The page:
Posted by: Patricia Salkin | November 28, 2015

NC Supreme Court Holds in Mandamus Suit that Neighbor Had Clear Legal Right to Have Its Appeal Transmitted to Board of adjustment and Placed on Board’s Agenda

Morningstar Marinas (petitioner) owned land abutting Lake Gaston in Warren County, where it operated a commercial marina known as Eaton Ferry. Petitioner’s property was zoned for business development pursuant to the Warren County Zoning Ordinance. East Oaks, LLC owned land approximately 145 feet away, across a small cove. Under the Ordinance, 8.5 acres of that property were zoned as residential and 1.91 acres were zoned for commercial use. In April 2011, East Oaks filed a petition seeking a conditional use permit to develop a townhouse community (the Townhouse Project) on the residential portion of the property. The site plan for the Townhouse Project showed a proposed access easement for a driveway (the Drive) connecting the boat storage building on the commercial portion of the property to a boat launch area on Lake Gaston located on the residential portion of the property. However, before the Board had an opportunity to rule on the petition, Warren County Planning and Zoning Administrator Ken Krulik issued a formal determination concluding that townhouses were a permitted use in the subject residential district and therefore, a conditional use permit was not required. As a result, East Oaks withdrew its application for a conditional use permit and obtained a zoning permit to develop the townhouses.

Petitioner appealed Krulik’s formal determination to the Board and argued that the Townhouse Project did not constitute a permitted use in the East Oaks residential property pursuant to the Ordinance. Petitioner filed petition for writ of mandamus, seeking to compel county planning and zoning administrator to place, on Board of Adjustment’s agenda, neighbors appeal from administrator’s determination that easement connecting landowner’s residential and commercial properties did not constitute a commercial use of residential property. The Superior Court, Warren County, issued the writ of mandamus, and Krulik appealed. The Court of Appeals affirmed, and Krulik petitioned for discretionary review, which was denied.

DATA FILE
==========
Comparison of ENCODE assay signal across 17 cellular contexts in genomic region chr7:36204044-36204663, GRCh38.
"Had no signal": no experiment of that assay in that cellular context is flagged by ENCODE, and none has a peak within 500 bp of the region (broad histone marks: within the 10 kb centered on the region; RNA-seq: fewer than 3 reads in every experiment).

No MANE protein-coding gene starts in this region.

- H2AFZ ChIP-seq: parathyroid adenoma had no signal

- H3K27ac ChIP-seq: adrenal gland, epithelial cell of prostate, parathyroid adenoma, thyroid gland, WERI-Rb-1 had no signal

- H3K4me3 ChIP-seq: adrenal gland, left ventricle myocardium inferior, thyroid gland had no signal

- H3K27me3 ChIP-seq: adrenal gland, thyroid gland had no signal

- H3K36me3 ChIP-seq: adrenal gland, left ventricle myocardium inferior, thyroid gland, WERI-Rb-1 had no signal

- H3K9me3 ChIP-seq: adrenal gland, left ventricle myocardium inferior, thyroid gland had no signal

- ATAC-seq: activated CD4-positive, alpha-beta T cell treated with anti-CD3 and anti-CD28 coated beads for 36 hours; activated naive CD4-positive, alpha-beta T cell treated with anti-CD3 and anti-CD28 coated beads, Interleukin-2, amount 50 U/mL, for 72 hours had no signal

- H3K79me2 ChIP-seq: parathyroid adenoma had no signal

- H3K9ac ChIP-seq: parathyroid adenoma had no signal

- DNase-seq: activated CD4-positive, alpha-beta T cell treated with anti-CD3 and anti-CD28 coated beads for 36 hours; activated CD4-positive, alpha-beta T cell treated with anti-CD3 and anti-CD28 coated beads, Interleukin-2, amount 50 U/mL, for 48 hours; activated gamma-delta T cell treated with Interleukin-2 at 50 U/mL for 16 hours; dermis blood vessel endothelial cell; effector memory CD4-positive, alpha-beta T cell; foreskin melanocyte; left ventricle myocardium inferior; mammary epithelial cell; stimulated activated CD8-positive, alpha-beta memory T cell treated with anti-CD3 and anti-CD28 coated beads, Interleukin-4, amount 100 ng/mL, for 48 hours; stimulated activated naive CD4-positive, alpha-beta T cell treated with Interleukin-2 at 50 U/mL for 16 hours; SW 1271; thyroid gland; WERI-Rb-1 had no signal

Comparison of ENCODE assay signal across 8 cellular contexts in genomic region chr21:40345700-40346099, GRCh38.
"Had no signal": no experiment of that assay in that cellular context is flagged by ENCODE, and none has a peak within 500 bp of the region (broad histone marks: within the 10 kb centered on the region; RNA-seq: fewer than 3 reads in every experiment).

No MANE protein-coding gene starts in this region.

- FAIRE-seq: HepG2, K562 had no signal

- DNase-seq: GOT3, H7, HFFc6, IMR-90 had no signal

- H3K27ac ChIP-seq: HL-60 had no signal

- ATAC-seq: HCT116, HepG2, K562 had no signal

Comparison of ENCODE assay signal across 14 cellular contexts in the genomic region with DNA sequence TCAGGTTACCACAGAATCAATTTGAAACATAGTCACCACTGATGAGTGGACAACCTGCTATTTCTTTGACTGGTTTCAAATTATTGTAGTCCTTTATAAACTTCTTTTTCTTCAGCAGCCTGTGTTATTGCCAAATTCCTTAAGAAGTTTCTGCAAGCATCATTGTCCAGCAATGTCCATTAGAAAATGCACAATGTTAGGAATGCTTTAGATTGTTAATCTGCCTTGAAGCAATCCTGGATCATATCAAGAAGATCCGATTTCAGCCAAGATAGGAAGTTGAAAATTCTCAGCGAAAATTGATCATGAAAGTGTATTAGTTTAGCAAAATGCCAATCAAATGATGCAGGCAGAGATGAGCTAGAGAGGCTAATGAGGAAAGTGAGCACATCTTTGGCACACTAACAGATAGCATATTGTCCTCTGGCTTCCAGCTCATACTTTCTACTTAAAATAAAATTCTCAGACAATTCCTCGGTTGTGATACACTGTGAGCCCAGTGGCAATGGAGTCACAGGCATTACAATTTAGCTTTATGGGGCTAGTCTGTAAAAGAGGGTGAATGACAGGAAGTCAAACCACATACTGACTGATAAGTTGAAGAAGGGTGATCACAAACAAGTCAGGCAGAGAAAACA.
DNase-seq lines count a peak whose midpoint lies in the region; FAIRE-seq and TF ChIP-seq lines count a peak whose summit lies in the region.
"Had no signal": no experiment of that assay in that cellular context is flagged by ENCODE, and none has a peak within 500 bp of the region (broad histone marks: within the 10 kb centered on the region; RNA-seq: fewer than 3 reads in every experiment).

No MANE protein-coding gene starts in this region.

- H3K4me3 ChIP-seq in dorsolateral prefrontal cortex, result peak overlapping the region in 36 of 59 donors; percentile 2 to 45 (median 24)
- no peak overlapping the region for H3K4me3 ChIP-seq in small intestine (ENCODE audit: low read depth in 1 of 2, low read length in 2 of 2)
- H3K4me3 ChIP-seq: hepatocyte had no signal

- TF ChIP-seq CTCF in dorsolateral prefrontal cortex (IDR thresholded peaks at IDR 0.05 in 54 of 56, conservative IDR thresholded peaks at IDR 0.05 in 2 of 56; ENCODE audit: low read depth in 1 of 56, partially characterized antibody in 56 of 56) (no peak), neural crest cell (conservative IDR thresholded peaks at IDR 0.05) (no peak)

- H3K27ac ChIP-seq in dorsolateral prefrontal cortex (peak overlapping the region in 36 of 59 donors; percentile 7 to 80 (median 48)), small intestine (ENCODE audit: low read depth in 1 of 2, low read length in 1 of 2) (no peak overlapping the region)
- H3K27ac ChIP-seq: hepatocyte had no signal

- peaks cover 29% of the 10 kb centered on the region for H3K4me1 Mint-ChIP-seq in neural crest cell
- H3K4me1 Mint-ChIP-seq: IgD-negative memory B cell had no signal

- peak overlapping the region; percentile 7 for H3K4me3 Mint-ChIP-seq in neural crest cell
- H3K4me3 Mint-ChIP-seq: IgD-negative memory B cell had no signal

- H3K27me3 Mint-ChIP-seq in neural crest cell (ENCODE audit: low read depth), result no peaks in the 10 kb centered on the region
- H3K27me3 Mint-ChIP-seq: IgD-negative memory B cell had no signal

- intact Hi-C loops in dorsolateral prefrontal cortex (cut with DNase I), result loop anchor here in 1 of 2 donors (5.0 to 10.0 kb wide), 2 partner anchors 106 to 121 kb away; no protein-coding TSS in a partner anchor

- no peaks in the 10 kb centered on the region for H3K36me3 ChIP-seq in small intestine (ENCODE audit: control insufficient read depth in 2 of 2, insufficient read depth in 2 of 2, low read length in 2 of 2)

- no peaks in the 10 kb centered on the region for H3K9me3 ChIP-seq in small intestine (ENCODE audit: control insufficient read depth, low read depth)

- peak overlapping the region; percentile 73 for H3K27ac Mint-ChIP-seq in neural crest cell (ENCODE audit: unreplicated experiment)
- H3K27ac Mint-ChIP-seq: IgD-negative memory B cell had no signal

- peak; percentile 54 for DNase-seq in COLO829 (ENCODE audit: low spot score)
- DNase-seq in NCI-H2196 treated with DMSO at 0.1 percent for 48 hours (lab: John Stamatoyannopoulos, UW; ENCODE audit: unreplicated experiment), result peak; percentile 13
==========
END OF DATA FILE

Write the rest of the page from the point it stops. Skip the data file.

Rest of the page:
Respondents argued the trial court erred by granting petitioner’s request for writ of mandamus because petitioner lacked standing as a party “aggrieved” to appeal Krulik’s determination. Although subsection 153A–345(b) clearly included the standing requirement that only a “person aggrieved … may take an appeal,” neither the statute nor the Ordinance included any language suggesting that this determination is to be made by a zoning officer. Here, the plain language in both the statute and the Ordinance mandated that the zoning officer forward the documents constituting the record to the Board: an act that is ministerial in nature, involving no discretion. Therefore, the court concluded that these officers are not vested with authority to dismiss or foreclose an appeal based upon their legal determination that the appealing party lacks standing. Accordingly, the court affirmed the Court of Appeals’ determination that the trial court did not err by granting mandamus and by ordering respondents to place petitioner’s appeal on the Board’s agenda.

Morningstar Marinas/Eaton Ferry, LLC v Warren County, 2015 WL 6777106 (NC 11/6/2015)

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